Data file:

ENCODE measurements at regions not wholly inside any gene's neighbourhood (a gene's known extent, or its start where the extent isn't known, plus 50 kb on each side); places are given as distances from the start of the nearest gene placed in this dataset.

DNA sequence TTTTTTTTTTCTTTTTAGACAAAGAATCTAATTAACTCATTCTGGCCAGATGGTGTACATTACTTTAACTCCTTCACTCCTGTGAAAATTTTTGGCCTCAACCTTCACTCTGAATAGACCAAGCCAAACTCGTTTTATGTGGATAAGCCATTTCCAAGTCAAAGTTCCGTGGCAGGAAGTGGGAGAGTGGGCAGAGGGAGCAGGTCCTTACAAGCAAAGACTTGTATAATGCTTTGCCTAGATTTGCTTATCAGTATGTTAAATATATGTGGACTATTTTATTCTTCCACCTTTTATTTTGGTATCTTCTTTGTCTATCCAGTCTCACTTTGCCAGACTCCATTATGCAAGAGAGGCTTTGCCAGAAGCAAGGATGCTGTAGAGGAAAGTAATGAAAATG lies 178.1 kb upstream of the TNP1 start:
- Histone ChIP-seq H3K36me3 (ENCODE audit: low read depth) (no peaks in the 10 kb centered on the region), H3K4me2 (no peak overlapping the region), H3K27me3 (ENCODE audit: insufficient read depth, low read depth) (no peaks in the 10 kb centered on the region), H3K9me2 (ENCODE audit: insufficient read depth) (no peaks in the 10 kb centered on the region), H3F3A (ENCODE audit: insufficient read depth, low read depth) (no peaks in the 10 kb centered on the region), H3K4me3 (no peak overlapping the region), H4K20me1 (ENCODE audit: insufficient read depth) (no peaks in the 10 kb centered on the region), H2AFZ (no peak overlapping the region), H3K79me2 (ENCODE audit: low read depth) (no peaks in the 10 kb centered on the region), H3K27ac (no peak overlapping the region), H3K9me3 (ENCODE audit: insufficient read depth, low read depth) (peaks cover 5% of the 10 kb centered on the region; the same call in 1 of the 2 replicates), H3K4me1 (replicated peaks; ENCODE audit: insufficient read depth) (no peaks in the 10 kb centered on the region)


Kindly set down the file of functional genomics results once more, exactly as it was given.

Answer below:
ENCODE measurements at regions not wholly inside any gene's neighbourhood (a gene's known extent, or its start where the extent isn't known, plus 50 kb on each side); places are given as distances from the start of the nearest gene placed in this dataset.

DNA sequence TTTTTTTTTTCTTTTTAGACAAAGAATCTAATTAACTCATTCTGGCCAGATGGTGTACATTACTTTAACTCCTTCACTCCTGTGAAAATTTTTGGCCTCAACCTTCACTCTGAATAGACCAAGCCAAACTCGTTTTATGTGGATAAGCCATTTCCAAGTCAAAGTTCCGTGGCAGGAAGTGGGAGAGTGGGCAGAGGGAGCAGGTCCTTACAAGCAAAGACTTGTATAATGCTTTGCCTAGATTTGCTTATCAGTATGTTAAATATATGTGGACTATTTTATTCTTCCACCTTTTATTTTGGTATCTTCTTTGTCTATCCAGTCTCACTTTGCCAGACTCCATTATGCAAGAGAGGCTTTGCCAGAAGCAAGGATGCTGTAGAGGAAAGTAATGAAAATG lies 178.1 kb upstream of the TNP1 start:
- Histone ChIP-seq H3K36me3 (ENCODE audit: low read depth) (no peaks in the 10 kb centered on the region), H3K4me2 (no peak overlapping the region), H3K27me3 (ENCODE audit: insufficient read depth, low read depth) (no peaks in the 10 kb centered on the region), H3K9me2 (ENCODE audit: insufficient read depth) (no peaks in the 10 kb centered on the region), H3F3A (ENCODE audit: insufficient read depth, low read depth) (no peaks in the 10 kb centered on the region), H3K4me3 (no peak overlapping the region), H4K20me1 (ENCODE audit: insufficient read depth) (no peaks in the 10 kb centered on the region), H2AFZ (no peak overlapping the region), H3K79me2 (ENCODE audit: low read depth) (no peaks in the 10 kb centered on the region), H3K27ac (no peak overlapping the region), H3K9me3 (ENCODE audit: insufficient read depth, low read depth) (peaks cover 5% of the 10 kb centered on the region; the same call in 1 of the 2 replicates), H3K4me1 (replicated peaks; ENCODE audit: insufficient read depth) (no peaks in the 10 kb centered on the region)